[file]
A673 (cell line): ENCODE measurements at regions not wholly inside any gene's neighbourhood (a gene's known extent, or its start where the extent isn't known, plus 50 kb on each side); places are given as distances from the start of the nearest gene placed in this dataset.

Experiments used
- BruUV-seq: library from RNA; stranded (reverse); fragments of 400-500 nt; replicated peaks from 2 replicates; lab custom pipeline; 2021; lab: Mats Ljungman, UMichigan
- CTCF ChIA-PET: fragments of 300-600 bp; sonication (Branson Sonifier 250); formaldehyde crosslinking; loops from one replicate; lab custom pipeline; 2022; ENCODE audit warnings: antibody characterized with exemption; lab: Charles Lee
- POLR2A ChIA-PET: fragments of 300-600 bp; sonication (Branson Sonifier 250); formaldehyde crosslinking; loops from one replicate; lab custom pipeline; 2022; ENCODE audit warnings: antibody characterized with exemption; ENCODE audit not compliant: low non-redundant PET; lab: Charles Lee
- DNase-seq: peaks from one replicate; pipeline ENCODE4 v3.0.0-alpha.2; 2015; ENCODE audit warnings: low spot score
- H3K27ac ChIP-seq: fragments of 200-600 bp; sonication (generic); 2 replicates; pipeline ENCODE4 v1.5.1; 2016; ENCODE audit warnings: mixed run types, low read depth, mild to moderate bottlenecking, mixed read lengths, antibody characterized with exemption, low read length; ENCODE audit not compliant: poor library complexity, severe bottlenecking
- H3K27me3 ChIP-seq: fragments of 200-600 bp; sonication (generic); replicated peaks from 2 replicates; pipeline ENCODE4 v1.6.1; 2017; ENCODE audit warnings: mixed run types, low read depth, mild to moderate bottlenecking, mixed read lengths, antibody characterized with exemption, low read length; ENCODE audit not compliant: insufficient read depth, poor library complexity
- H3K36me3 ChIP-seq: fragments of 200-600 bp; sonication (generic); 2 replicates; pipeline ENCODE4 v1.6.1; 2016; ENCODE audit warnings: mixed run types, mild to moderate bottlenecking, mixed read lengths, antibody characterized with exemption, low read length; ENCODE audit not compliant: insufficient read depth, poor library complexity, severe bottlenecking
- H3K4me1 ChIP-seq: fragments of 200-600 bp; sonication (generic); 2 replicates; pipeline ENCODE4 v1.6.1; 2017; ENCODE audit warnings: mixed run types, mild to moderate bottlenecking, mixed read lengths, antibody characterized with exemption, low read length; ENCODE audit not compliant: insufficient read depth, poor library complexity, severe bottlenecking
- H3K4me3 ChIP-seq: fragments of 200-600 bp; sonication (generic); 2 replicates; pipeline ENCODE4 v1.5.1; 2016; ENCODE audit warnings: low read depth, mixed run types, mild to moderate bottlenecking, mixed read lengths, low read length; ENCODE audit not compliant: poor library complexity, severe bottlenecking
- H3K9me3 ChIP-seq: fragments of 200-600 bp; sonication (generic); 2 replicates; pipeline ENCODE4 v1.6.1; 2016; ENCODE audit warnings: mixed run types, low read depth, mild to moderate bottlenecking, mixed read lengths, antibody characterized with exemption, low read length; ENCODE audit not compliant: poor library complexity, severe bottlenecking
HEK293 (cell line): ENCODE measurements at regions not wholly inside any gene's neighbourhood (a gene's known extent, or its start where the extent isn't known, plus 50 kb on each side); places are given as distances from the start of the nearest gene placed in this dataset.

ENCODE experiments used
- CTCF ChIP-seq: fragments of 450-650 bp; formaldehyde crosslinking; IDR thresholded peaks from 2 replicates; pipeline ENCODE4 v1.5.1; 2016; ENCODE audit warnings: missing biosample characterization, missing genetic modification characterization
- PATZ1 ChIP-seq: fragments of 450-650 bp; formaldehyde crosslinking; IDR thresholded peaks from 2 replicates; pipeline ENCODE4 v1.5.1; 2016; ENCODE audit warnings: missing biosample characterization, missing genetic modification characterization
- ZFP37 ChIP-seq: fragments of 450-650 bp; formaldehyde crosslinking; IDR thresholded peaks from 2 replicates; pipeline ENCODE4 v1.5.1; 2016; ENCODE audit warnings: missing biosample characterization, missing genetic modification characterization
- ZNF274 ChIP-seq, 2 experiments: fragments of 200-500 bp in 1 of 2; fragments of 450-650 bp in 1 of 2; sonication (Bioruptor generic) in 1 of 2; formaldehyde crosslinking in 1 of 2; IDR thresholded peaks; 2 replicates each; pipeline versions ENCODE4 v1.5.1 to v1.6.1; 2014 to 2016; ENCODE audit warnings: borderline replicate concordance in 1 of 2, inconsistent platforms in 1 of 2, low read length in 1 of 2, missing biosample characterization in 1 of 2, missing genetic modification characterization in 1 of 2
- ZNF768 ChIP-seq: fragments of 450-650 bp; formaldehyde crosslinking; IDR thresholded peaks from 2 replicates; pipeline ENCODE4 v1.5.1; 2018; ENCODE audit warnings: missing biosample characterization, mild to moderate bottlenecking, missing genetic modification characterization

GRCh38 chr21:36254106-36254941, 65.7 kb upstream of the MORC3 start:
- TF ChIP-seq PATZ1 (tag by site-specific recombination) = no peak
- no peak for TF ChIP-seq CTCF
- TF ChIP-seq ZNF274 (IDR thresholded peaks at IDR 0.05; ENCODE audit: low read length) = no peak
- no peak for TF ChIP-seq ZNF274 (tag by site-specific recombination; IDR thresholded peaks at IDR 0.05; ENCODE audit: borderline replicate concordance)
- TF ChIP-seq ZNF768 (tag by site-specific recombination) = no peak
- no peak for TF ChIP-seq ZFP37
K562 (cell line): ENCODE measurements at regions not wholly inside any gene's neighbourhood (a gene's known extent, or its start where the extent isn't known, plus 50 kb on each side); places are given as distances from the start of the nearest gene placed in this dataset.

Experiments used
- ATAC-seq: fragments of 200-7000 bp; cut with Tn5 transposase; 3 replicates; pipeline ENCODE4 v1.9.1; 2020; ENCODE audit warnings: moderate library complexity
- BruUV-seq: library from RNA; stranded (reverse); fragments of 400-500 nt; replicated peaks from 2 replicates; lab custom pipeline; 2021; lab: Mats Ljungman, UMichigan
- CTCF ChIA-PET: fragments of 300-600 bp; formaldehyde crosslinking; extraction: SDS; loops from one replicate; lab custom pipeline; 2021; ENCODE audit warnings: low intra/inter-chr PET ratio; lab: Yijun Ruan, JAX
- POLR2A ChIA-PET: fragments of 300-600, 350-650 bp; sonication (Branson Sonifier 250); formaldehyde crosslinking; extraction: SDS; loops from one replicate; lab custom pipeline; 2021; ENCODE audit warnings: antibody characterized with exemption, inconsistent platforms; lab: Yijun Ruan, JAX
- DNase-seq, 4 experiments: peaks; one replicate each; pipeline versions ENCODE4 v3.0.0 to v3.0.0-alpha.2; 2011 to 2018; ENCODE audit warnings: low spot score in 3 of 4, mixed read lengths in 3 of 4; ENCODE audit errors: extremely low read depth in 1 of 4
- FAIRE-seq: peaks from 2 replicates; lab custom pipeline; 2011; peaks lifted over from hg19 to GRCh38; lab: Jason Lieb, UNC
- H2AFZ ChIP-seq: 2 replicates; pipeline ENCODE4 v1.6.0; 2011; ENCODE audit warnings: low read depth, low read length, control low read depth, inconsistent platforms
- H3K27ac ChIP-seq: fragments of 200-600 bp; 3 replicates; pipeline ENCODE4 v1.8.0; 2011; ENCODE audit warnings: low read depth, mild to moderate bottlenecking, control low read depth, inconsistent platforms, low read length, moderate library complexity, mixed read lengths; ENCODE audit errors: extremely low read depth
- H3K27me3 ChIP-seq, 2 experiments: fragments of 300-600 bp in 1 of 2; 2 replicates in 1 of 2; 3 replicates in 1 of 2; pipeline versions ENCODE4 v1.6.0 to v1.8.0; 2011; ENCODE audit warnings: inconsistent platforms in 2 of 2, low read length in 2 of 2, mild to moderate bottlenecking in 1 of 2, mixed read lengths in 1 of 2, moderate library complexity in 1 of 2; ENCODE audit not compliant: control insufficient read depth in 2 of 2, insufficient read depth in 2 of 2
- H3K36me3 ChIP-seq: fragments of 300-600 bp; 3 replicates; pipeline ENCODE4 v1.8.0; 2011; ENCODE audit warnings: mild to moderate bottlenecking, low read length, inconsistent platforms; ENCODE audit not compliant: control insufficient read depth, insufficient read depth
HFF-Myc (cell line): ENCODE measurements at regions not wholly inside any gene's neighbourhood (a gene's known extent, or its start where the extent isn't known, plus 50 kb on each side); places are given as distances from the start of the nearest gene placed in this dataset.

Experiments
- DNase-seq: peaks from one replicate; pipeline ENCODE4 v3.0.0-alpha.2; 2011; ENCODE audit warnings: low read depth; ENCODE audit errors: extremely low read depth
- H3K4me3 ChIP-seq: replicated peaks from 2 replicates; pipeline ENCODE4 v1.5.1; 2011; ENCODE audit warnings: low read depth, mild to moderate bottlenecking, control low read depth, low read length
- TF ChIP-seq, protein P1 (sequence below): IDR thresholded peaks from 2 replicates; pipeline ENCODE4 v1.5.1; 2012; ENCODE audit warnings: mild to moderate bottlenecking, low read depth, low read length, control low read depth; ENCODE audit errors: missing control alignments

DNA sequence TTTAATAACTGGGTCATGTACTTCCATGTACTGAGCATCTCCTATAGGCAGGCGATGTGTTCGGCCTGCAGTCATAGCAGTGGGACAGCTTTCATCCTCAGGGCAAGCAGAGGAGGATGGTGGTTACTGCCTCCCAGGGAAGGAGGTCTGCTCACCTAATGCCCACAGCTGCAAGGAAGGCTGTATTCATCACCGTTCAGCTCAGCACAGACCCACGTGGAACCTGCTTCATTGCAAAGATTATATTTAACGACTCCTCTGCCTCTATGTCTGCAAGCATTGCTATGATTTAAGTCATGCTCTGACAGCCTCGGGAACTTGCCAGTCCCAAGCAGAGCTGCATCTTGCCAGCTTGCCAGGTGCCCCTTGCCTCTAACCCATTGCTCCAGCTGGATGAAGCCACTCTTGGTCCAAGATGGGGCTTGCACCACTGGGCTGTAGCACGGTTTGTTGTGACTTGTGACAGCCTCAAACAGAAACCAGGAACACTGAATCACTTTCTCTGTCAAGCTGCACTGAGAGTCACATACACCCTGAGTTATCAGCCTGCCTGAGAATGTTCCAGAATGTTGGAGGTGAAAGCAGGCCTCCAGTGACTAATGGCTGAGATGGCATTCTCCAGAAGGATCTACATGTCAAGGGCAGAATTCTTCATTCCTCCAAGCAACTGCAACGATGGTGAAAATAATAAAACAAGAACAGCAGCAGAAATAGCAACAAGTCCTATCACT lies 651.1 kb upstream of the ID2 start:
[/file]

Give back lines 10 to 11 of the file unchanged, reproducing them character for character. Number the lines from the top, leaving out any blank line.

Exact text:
- H3K4me1 ChIP-seq: fragments of 200-600 bp; sonication (generic); 2 replicates; pipeline ENCODE4 v1.6.1; 2017; ENCODE audit warnings: mixed run types, mild to moderate bottlenecking, mixed read lengths, antibody characterized with exemption, low read length; ENCODE audit not compliant: insufficient read depth, poor library complexity, severe bottlenecking
- H3K4me3 ChIP-seq: fragments of 200-600 bp; sonication (generic); 2 replicates; pipeline ENCODE4 v1.5.1; 2016; ENCODE audit warnings: low read depth, mixed run types, mild to moderate bottlenecking, mixed read lengths, low read length; ENCODE audit not compliant: poor library complexity, severe bottlenecking